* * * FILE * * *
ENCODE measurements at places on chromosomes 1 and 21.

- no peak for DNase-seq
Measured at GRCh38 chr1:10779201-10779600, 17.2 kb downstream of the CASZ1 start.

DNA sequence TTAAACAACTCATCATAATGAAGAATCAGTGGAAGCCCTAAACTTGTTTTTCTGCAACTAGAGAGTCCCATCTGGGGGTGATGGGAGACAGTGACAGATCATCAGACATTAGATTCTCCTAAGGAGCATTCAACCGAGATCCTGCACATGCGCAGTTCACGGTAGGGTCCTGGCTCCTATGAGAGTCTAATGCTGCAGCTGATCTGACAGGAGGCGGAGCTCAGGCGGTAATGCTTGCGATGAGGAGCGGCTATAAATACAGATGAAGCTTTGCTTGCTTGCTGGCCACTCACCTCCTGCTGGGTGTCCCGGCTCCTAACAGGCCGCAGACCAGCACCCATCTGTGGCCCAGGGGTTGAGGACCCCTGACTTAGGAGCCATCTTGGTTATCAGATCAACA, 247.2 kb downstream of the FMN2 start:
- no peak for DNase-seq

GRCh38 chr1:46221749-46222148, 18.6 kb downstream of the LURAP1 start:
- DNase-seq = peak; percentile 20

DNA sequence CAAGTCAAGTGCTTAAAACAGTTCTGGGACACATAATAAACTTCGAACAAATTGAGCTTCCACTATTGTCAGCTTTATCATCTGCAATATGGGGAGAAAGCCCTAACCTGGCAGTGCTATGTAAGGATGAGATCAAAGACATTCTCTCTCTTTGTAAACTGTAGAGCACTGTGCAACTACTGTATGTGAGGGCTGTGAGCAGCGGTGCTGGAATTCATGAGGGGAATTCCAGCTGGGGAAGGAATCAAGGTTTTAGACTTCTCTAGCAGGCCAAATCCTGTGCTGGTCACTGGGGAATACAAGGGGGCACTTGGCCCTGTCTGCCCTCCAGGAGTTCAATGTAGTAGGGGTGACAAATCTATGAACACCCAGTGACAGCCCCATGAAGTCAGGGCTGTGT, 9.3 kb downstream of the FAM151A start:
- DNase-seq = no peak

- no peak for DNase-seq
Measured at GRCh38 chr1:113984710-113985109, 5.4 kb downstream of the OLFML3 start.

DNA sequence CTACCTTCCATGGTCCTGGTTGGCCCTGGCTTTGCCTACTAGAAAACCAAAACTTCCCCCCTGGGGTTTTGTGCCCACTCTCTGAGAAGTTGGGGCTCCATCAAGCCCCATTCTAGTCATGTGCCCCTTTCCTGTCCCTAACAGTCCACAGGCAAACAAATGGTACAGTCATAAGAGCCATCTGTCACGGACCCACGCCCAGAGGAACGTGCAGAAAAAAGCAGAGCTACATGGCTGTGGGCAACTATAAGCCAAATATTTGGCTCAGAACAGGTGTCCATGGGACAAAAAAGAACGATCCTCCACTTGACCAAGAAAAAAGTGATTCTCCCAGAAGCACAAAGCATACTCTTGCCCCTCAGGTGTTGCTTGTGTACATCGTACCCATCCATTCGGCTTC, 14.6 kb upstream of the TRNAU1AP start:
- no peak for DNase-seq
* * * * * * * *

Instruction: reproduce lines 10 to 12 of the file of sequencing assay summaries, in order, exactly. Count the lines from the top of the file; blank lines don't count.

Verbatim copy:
- no peak for DNase-seq
Measured at GRCh38 chr1:113984710-113985109, 5.4 kb downstream of the OLFML3 start.

DNA sequence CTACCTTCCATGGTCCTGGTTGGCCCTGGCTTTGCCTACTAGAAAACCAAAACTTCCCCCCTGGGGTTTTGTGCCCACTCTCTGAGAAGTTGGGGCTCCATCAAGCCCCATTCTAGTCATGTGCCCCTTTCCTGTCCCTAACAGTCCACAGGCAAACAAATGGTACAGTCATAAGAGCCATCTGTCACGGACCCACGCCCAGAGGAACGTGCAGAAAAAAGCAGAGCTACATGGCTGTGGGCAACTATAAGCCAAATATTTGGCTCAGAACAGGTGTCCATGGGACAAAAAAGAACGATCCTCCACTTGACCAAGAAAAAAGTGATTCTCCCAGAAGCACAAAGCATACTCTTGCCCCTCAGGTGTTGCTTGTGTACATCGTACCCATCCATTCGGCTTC, 14.6 kb upstream of the TRNAU1AP start: